Lie on your back with knees bent and feet flat on the floor about hip-width apart (the closer together they are, the more challenging this exercise will be). Raise hips into a straight line with chest so that only shoulders and feet remain in contact with floor (that’s it!). Hold for 5 seconds then slowly lower back down to starting position; repeat 10 times twice daily for three weeks or until pain decreases by 50%.

Leg Raises

Leg raises will help strengthen the muscles in your upper thighs and pelvis area, which will help improve posture and mobility after this injury has healed up!

These are a great way to build up strength in your lower leg. You can do them on the ground or in a chair. For more resistance, hold weights in your hands as you raise up and down.

What are the treatments for Tibia Fracture?

There are many different treatments for Tibia Fracture, including surgery, casting and physical therapy.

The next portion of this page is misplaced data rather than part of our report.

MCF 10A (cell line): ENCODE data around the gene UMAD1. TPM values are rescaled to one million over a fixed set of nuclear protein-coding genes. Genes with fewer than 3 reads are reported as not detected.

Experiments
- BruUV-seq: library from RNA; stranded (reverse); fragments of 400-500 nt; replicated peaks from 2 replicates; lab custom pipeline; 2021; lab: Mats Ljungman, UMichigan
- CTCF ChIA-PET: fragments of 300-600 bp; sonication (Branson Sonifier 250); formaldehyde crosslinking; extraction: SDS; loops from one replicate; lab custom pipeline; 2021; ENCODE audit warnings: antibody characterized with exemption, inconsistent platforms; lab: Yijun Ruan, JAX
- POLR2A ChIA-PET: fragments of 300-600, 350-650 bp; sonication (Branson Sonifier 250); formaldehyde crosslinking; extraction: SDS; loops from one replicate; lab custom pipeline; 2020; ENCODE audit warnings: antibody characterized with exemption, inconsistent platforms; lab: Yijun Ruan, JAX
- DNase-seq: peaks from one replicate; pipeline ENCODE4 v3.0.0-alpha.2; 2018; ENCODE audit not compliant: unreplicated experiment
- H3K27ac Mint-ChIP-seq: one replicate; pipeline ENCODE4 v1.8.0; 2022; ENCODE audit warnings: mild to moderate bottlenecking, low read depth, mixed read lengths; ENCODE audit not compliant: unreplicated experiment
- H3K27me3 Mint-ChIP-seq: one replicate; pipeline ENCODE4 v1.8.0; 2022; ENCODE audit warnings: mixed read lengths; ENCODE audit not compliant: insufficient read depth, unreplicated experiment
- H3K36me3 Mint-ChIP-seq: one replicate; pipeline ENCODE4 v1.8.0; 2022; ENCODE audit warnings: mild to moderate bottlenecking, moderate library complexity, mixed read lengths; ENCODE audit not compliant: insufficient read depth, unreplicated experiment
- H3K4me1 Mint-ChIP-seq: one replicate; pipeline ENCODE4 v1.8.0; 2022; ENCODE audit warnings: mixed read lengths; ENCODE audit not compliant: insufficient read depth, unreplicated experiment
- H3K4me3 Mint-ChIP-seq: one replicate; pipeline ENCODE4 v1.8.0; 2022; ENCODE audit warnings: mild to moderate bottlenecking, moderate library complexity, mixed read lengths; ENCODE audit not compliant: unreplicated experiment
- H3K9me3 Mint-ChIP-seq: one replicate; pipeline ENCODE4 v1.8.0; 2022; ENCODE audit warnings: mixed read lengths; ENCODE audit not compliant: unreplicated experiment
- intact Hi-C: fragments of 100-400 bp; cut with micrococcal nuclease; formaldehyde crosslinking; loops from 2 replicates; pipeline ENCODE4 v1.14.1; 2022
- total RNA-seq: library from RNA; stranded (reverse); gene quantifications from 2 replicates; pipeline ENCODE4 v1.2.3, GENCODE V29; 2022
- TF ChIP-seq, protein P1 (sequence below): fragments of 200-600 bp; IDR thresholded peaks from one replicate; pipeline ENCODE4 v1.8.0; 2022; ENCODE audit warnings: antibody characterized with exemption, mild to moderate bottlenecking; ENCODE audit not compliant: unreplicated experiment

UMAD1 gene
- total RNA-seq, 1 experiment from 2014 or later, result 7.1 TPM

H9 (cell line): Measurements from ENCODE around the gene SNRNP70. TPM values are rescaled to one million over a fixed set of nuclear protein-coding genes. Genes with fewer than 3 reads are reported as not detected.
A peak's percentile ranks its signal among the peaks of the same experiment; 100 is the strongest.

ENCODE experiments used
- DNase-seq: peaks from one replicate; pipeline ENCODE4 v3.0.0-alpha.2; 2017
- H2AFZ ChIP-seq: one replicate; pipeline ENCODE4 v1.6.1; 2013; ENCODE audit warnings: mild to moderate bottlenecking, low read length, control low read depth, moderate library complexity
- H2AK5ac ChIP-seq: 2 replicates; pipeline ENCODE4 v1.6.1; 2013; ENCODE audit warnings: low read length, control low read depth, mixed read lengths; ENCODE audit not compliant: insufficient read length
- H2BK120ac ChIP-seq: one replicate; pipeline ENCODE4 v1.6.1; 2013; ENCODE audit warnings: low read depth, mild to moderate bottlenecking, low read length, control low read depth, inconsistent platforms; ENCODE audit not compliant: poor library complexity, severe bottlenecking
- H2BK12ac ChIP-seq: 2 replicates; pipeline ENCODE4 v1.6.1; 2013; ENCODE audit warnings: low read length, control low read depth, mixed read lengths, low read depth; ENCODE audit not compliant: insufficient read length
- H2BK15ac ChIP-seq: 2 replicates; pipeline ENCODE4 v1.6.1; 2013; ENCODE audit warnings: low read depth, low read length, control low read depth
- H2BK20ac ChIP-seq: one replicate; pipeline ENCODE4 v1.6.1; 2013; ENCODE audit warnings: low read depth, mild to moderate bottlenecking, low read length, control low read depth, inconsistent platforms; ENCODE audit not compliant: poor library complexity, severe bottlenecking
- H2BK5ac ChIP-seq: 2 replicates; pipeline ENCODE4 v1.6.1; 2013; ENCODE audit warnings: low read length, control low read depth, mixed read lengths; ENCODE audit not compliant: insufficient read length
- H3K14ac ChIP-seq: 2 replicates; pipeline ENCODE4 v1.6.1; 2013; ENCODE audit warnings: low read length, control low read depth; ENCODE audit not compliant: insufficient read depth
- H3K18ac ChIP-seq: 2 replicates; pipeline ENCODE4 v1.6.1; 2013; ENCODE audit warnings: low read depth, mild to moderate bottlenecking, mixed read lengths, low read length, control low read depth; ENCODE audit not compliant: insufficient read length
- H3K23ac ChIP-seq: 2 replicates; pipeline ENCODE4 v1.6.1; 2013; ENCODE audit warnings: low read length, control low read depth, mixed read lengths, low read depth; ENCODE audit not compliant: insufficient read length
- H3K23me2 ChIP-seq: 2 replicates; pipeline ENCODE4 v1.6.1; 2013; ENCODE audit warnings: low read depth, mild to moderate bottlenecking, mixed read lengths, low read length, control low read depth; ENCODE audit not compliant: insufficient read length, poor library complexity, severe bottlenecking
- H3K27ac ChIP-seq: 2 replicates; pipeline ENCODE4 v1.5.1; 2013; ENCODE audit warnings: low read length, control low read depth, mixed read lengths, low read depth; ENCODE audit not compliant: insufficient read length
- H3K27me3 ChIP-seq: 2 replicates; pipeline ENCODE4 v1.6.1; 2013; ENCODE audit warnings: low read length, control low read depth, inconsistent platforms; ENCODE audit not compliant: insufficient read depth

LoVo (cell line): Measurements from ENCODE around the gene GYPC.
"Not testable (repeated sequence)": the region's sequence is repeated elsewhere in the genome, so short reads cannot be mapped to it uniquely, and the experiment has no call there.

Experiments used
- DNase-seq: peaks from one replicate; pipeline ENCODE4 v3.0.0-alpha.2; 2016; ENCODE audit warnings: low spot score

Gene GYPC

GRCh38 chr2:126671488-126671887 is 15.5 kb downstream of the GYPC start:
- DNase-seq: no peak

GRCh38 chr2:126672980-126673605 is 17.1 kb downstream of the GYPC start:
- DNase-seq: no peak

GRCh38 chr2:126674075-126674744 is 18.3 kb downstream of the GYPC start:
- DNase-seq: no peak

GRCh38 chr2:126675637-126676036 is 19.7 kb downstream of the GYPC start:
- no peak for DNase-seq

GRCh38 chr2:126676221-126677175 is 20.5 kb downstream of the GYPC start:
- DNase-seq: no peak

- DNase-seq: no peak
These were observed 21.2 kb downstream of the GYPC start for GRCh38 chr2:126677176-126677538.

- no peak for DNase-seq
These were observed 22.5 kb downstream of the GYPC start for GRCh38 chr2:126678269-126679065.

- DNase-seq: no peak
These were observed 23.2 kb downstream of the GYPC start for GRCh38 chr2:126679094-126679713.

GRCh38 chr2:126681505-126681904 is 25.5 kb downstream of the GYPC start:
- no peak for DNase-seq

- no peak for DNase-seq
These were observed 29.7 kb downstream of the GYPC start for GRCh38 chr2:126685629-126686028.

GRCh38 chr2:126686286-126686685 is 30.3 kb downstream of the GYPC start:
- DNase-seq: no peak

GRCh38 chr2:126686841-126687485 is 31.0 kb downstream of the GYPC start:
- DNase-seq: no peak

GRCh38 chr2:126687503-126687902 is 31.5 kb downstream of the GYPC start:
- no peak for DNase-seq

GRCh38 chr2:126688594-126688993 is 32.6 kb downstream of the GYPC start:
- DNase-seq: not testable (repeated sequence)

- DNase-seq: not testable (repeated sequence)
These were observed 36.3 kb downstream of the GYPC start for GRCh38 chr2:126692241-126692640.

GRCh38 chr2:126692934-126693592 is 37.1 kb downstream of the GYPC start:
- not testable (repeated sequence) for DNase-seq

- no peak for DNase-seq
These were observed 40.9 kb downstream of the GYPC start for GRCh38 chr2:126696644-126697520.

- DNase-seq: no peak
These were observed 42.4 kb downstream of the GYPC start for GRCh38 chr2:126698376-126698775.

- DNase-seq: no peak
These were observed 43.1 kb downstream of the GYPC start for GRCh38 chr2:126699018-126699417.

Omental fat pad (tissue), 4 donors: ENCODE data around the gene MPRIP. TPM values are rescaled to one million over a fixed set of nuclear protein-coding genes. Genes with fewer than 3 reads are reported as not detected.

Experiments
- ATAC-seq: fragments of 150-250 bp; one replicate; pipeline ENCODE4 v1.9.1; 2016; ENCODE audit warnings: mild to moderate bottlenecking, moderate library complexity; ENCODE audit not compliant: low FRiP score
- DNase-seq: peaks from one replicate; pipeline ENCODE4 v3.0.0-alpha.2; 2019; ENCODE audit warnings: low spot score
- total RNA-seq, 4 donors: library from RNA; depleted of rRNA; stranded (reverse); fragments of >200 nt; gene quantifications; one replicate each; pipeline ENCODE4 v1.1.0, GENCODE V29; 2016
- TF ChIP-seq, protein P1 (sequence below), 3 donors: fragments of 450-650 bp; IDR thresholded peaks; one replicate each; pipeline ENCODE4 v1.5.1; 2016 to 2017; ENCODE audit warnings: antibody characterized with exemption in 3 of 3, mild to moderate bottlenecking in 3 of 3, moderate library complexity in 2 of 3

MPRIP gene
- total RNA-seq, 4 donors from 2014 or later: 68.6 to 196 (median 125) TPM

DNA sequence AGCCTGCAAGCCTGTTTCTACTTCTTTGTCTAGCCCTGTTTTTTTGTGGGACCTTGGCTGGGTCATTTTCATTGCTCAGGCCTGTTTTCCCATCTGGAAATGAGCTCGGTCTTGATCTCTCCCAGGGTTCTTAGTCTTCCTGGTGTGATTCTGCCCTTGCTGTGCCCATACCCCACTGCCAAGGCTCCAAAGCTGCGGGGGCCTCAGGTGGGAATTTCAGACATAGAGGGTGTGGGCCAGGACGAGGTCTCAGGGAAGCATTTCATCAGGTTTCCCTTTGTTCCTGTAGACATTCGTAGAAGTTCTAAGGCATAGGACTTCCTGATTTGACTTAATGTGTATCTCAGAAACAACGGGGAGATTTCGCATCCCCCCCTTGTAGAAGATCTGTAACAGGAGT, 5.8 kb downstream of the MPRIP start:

Surgery is typically used to treat Tibia Fracture when the break is severe or if other serious injuries have occurred at the same time as the injury.

Casting is another treatment option for Tibia Fracture. A cast can be made out of plaster or fiberglass and will immobilize your leg so it can heal properly.

Physical therapy is also an effective treatment option for Tibia Fracture because it helps improve strength and flexibility in your leg muscles so you’re less likely to suffer from future injuries such as this one again down the road!

Explanation of Recommended Orthotic Device

Knee

What brace is used for Tibia Fracture?

Tibia Fracture is a type of bone fracture that occurs when the tibia bone in your lower leg is fractured.

A below-the-knee brace is used to stabilize and support the injured limb while it heals. The brace also allows you to walk comfortably while maintaining the proper alignment of your leg.